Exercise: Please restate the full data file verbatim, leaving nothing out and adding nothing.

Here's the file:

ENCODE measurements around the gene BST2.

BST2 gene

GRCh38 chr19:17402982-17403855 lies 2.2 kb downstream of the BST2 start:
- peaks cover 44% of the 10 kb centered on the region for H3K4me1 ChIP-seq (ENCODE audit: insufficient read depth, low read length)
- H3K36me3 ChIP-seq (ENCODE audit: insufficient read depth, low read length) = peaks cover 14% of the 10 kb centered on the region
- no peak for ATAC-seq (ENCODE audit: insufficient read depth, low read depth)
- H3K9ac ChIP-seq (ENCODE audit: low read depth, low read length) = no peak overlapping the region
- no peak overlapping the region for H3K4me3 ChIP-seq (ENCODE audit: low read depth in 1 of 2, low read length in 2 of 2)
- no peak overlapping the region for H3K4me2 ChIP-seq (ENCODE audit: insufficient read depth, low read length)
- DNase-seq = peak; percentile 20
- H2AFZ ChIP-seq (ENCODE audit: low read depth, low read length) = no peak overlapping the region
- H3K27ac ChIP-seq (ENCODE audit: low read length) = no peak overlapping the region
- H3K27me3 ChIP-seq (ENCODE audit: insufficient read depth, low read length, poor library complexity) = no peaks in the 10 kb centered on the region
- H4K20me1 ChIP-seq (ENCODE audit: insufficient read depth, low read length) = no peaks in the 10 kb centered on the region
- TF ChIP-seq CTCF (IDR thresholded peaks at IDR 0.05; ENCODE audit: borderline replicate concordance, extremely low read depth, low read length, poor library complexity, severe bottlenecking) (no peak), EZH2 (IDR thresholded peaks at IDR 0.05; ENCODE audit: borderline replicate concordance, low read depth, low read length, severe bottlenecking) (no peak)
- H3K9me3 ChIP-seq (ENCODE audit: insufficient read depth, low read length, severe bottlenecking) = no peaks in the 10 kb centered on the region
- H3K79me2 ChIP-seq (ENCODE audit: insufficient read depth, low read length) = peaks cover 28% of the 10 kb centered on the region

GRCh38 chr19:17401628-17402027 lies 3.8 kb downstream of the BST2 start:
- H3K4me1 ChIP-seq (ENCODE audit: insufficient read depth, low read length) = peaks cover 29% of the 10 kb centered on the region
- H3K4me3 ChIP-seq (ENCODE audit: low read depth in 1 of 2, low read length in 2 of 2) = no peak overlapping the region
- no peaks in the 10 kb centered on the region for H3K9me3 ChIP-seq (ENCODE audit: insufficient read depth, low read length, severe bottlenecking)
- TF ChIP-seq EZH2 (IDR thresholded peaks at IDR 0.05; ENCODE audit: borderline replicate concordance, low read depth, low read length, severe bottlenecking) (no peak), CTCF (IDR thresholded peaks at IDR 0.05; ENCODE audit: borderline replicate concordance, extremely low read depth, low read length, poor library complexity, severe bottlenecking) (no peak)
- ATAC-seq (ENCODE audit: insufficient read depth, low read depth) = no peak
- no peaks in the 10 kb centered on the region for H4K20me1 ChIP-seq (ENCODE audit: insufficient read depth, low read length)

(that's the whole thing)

ENCODE measurements around the gene BST2.

BST2 gene

GRCh38 chr19:17402982-17403855 lies 2.2 kb downstream of the BST2 start:
- peaks cover 44% of the 10 kb centered on the region for H3K4me1 ChIP-seq (ENCODE audit: insufficient read depth, low read length)
- H3K36me3 ChIP-seq (ENCODE audit: insufficient read depth, low read length) = peaks cover 14% of the 10 kb centered on the region
- no peak for ATAC-seq (ENCODE audit: insufficient read depth, low read depth)
- H3K9ac ChIP-seq (ENCODE audit: low read depth, low read length) = no peak overlapping the region
- no peak overlapping the region for H3K4me3 ChIP-seq (ENCODE audit: low read depth in 1 of 2, low read length in 2 of 2)
- no peak overlapping the region for H3K4me2 ChIP-seq (ENCODE audit: insufficient read depth, low read length)
- DNase-seq = peak; percentile 20
- H2AFZ ChIP-seq (ENCODE audit: low read depth, low read length) = no peak overlapping the region
- H3K27ac ChIP-seq (ENCODE audit: low read length) = no peak overlapping the region
- H3K27me3 ChIP-seq (ENCODE audit: insufficient read depth, low read length, poor library complexity) = no peaks in the 10 kb centered on the region
- H4K20me1 ChIP-seq (ENCODE audit: insufficient read depth, low read length) = no peaks in the 10 kb centered on the region
- TF ChIP-seq CTCF (IDR thresholded peaks at IDR 0.05; ENCODE audit: borderline replicate concordance, extremely low read depth, low read length, poor library complexity, severe bottlenecking) (no peak), EZH2 (IDR thresholded peaks at IDR 0.05; ENCODE audit: borderline replicate concordance, low read depth, low read length, severe bottlenecking) (no peak)
- H3K9me3 ChIP-seq (ENCODE audit: insufficient read depth, low read length, severe bottlenecking) = no peaks in the 10 kb centered on the region
- H3K79me2 ChIP-seq (ENCODE audit: insufficient read depth, low read length) = peaks cover 28% of the 10 kb centered on the region

GRCh38 chr19:17401628-17402027 lies 3.8 kb downstream of the BST2 start:
- H3K4me1 ChIP-seq (ENCODE audit: insufficient read depth, low read length) = peaks cover 29% of the 10 kb centered on the region
- H3K4me3 ChIP-seq (ENCODE audit: low read depth in 1 of 2, low read length in 2 of 2) = no peak overlapping the region
- no peaks in the 10 kb centered on the region for H3K9me3 ChIP-seq (ENCODE audit: insufficient read depth, low read length, severe bottlenecking)
- TF ChIP-seq EZH2 (IDR thresholded peaks at IDR 0.05; ENCODE audit: borderline replicate concordance, low read depth, low read length, severe bottlenecking) (no peak), CTCF (IDR thresholded peaks at IDR 0.05; ENCODE audit: borderline replicate concordance, extremely low read depth, low read length, poor library complexity, severe bottlenecking) (no peak)
- ATAC-seq (ENCODE audit: insufficient read depth, low read depth) = no peak
- no peaks in the 10 kb centered on the region for H4K20me1 ChIP-seq (ENCODE audit: insufficient read depth, low read length)